Your resume, or curriculum vitae (CV), as some people call it, is your introduction to a potential employer. It’s a snapshot of your skills, experience, qualifications and achievements that a recruiter or manager will review and without meeting you, determine your suitability for the job. Essentially, your resume is your professional world on paper.
Despite their crucial role in getting you, well, a role, resumes are still often not given the attention they deserve. They’re simply updated with your last role, and then attached to countless e-mail applications, not given a second thought, which, according to career coach Amanda Rose, is far from ideal.
“Using the same resume for every single job and using a ‘one size fits all approach’ is the biggest mistake I see time and time again,” Rose says. “So many people go with a blanket approach to their job application process and they wonder why they’re not getting interviews.”
Rose says that while she understands tweaking your resume for specific roles, not to mention the overall process of applying for jobs, can be time-consuming, consider that one application could be worth $85,000 a year to you.
“Think about that when you’re next applying for a job and determining the level of effort you’re putting in,” she says. “Putting in effort will be noticed and will put you at the top of the pile.”
Ahead are five other tips Rose suggests following to cut through the recruitment noise.
Put in the Effort
“Get into the routine of putting in effort. I can’t stress this enough. No amount of getting a professional resume done or putting all your efforts into your resume looking aesthetically pleasing will cut through the noise if you’re using a ‘one size fits all’ approach to your job applications and not tailoring each resume.
“If the job ad doesn’t include a detailed job description, don’t be afraid to contact the company by phone or e-mail to ask for more information about the role. The reason being is you need to know what you’re applying for and what you need to highlight in your application. A lot of job ads can be quite vague which doesn’t help the applicant in tailoring an application.”
Don’t Be Afraid to Add Personality
“Show your personality where you can. Put yourself in the reader’s shoes, if they’re reading resume after resume, one that is going to cut through the noise is one that has some personality to it.”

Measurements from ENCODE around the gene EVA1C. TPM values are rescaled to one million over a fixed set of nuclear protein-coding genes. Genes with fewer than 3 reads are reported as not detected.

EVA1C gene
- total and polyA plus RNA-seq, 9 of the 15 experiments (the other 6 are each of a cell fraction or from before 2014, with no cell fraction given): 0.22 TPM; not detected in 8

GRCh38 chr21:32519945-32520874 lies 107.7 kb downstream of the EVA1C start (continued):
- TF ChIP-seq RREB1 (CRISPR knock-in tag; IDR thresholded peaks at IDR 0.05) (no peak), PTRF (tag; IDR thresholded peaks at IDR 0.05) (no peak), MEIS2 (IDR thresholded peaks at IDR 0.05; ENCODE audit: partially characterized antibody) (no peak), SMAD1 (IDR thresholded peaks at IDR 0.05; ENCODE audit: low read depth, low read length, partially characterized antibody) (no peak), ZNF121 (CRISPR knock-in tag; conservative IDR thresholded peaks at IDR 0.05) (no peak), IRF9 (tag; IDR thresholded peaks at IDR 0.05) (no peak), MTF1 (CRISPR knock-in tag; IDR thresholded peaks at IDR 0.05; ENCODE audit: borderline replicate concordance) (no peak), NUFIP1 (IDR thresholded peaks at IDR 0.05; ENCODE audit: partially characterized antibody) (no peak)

Strike a Balance of Overview and Detail
“Not getting the balance right between being too broad or too specific is another common mistake I see. The person reading your resume isn’t a mind reader, but at the same time, they don’t need to know every little detail about your working history.
“Your resume needs to include succinct information about your skills, experience and achievements that will demonstrate that you are a good candidate for the job ad and doesn’t leave the reader having to read between the lines.”
“Don’t waffle. The recruiter has possibly another hundred resumes and they don’t have time to be reading pages and pages.
“Give examples with statistics such as a 20% improvement or examples of how you and your team have implemented something successful. As well as detailing what each of your past roles encompassed, you also need to highlight your achievements in each of these roles. What you’ve achieved in each of your roles is an important part of your resume and where a lot of your effort needs to be placed.”
“Last but not least, spell check! You wouldn’t think I need to say this, but I see so many resumes that haven’t been proofread. A resume can be one of those documents where after you’ve read it a few times yourself you stop seeing what’s on the actual page and you only see what you think is on the page.
“Have a friend or family member proofread your resume before submitting — remember the amount of money that one application could be worth to you.”